Catholic Free Press

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  • Feb
  • 14

Stunned but not surprised by decision

Posted By February 14, 2013 | 1:03 pm | Lead Story #1
The historic decision by Pope Benedict XVI to resign is seen by many as heroic, practical, and not unexpected. “This was an act of great humility,” Bishop McManus said Monday, the day the world learned that for the first time in 600 years a pope would step down. Like others, the bishop said he was stunned by the news, but then, not surprised. Pope Benedict told an assembly of cardinals two days before Ash Wednesday that “strength of mind and body ... has deteriorated in me to the extent that I have had to recognize my incapacity to adequately fulfill the ministry entrusted to me.”

By Catholic Free Press staff

The historic decision by Pope Benedict XVI to resign is seen by many as heroic, practical, and not unexpected.
“This was an act of great humility,” Bishop McManus said Monday, the day the world learned that for the first time in 600 years a pope would step down. Like others, the bishop said he was stunned by the news, but then, not surprised.
Pope Benedict told an assembly of cardinals two days before Ash Wednesday that “strength of mind and body … has deteriorated in me to the extent that I have had to recognize my incapacity to adequately fulfill the ministry entrusted to me.”
“What an example of humility for all of us. To realize that we have to put ourselves at the disposal of God but there might be a time when one says ‘I cannot do this,’” Bishop McManus said.
Perhaps a half dozen popes have resigned in the history of the Church, but Pope Benedict is the first to do so freely for health reasons, said Jesuit Father Thomas W. Worcester, professor of history at the College of the Holy Cross.
Father Worcester, who teaches a course about the history of the papacy beginning in the 1500s, said the pope deserves credit for his decision.
The last pope to resign was Pope Gregory XII, who left in 1415 during the Great Western Schism, when three men claimed to be pope.
“I tell students that if you think the Church has problems now …,” Father Worcester said with a laugh.
Pope Celestine V stepped down in the 1200s after only five months, Assumption College President Francesco Cesareo noted. He came into the papacy not wanting to be pope and could not bear the enormous responsibility, he said.
Today “the historical circumstance is very, very different,” President Cesareo said.
Pope Benedict “looked at the Church and the challenges and what the Church needs and decided, the Church needs some other person to lead,” President Cesareo said.
“I feel that he is setting a good precedent for the Church,” said Sister Hilda Ponte, provincial of the Venerini Sisters in the United States Province and president of the corporation of Venerini Academy in Worcester.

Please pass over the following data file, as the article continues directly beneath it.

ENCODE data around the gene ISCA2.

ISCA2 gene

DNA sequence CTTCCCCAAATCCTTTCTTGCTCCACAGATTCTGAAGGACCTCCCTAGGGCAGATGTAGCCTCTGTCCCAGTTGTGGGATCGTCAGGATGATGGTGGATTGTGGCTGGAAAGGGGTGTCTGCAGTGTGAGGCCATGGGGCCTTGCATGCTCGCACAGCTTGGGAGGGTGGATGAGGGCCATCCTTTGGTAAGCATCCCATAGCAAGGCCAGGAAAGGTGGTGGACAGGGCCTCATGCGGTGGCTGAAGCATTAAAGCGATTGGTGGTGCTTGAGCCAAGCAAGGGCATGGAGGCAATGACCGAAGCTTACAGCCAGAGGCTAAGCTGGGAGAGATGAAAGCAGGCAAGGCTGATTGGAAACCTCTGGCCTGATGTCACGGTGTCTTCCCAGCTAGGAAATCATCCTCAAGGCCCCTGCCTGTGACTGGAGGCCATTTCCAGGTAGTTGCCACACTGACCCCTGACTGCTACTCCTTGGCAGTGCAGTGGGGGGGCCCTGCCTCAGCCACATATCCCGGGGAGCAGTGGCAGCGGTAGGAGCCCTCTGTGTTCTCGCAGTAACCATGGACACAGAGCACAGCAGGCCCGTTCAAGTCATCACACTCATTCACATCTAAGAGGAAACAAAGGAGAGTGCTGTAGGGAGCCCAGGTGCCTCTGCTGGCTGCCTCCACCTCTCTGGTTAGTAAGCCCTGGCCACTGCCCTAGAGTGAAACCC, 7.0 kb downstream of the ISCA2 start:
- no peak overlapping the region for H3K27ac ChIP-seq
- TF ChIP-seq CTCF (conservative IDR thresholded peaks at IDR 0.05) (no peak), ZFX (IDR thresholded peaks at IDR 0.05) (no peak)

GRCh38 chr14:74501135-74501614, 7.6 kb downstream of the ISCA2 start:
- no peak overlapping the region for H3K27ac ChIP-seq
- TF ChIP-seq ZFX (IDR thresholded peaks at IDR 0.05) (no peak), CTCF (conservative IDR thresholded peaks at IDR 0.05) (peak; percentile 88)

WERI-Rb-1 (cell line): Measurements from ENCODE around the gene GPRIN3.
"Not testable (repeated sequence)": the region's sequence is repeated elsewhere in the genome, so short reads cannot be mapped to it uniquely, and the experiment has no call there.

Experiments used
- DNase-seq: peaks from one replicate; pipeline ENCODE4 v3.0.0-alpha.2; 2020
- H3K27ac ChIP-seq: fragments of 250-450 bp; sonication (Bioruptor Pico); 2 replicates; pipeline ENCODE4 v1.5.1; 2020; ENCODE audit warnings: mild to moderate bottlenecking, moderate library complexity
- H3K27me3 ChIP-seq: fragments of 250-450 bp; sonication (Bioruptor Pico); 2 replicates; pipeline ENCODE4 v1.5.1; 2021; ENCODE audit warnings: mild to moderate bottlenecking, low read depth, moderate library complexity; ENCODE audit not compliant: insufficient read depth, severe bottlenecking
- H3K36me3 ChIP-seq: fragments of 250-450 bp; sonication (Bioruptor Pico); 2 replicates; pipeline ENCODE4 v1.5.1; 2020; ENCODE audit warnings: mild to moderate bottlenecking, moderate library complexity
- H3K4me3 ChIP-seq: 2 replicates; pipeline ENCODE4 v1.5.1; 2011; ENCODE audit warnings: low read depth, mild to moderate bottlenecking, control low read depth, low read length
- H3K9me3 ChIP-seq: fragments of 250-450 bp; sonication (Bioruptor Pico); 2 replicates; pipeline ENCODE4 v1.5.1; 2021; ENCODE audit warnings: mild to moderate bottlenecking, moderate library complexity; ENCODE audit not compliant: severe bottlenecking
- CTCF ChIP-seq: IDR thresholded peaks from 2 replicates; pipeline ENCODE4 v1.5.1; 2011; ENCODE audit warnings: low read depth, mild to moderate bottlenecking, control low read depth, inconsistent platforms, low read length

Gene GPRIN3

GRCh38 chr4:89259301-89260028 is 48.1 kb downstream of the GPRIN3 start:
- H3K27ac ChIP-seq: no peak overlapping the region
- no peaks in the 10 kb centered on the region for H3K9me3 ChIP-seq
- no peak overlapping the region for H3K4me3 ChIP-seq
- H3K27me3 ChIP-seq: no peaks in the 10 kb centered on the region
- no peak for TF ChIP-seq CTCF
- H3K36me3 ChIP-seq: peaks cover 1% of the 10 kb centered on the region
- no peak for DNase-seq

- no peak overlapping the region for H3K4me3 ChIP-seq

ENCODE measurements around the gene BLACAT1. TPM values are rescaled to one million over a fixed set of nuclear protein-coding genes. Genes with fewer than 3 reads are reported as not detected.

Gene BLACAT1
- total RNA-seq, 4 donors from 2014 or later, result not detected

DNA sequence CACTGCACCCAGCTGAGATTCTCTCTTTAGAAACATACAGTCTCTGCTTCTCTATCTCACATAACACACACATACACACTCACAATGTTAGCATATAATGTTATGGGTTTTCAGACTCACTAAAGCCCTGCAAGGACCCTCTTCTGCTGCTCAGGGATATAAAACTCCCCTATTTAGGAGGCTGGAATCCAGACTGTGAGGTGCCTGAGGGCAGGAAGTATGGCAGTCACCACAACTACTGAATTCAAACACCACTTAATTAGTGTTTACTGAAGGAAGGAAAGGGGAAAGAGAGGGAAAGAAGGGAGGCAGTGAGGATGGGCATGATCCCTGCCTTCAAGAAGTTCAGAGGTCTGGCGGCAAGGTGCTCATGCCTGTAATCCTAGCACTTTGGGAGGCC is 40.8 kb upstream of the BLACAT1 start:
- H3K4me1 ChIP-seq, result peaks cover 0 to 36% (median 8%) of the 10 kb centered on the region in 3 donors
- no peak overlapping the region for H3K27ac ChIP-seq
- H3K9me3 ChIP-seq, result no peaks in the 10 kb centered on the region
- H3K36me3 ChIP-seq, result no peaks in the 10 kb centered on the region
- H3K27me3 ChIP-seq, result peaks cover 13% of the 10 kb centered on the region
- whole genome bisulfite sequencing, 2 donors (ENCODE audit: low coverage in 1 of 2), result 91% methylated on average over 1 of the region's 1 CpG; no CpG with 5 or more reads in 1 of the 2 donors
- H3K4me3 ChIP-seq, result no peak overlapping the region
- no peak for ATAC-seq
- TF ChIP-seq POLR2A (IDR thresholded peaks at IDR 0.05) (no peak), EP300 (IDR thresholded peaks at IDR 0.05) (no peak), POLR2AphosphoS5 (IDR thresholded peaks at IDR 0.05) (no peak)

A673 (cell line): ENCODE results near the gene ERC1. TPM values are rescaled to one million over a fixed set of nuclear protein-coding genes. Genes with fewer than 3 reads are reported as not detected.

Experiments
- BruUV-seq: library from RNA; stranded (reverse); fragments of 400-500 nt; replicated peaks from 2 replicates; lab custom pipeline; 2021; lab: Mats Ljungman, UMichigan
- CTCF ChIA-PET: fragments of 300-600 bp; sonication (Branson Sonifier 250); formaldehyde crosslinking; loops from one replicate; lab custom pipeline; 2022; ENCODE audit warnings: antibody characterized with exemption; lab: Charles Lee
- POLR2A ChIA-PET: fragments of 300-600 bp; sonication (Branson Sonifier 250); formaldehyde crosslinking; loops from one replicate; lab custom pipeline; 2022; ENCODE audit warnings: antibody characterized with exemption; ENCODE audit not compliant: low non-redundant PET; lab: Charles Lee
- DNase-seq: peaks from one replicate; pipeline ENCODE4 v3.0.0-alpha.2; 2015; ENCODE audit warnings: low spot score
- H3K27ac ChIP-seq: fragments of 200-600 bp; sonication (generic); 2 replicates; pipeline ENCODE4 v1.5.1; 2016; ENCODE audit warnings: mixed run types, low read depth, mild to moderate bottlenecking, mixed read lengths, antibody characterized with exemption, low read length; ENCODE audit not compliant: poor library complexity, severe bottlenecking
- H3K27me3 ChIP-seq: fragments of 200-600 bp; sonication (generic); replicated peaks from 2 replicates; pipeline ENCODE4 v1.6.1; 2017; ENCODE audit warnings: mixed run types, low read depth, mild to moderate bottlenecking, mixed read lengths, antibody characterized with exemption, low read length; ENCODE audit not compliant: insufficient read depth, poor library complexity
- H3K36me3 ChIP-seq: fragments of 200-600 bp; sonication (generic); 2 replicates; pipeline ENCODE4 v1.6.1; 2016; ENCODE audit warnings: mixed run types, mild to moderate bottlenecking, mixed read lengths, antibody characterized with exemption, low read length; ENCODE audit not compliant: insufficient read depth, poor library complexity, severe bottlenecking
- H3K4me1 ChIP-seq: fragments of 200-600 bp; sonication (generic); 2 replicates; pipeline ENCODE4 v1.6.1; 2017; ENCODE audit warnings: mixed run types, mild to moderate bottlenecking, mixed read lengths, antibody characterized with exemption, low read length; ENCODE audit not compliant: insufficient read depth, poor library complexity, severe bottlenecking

“Leadership takes a lot out of us. It takes energy and strength. … Removing ourselves to let others do the job – I think that’s a healthy way of involving ourselves in leadership,” said Sister Hilda who spent six years in Rome on the Venerini Sisters’ General Council.
Rumors that Pope Benedict was going to resign have been around for a year, said John J. Monahan, so it was not really a surprise.
But no one really expects a pope to resign, so when the announcement came it was a jolt, he said.
Mr. Monahan, of Worcester, is Lieutenant for the USA Northeastern Lieutenancy of the Knights of the Holy Sepulchre. He said the pope deserves “all the credit in the world” for his work in the Church at his age, 85.
“Imagine the pressure on him every day,” he said.
Ronald Thompson of Shrewsbury, a member of the Knights of Malta, said that
Pope Benedict’s decision to resign “required a tremendous amount of strength. I respect him a lot.”
“He’s a remarkable man who tried to live the Gospel in his own personal life,” he said. The pope did what a pope is supposed to do, he led us by setting an example in his own spiritual life, he said.
Those who would talk about who might be elected the next pope agreed that he will not be an American.
“We haven’t dealt with a pope leaving the Church while the previous pope is still in the background. We see it on diocesan level with bishops. But on the universal level, how do you navigate as pope leading the Church while your predecessor is still alive? The fact that he is still present will have an impact on the way the next pope decides to lead,” President Cesareo said.
Mr. Thompson speculated that perhaps the new pope will be elected from a Third World country or from Latin America. It is where the Church is growing most rapidly, he said.
President Cesareo said he does not anticipate a major shift in thinking and expects the next pope to maintain the continuity of the previous popes.
After all, he said, the cardinals “who are eligible to vote were all appointed by John Paul II or Benedict.”
“I hope they go where the Holy Spirit leads them,” Bishop McManus said.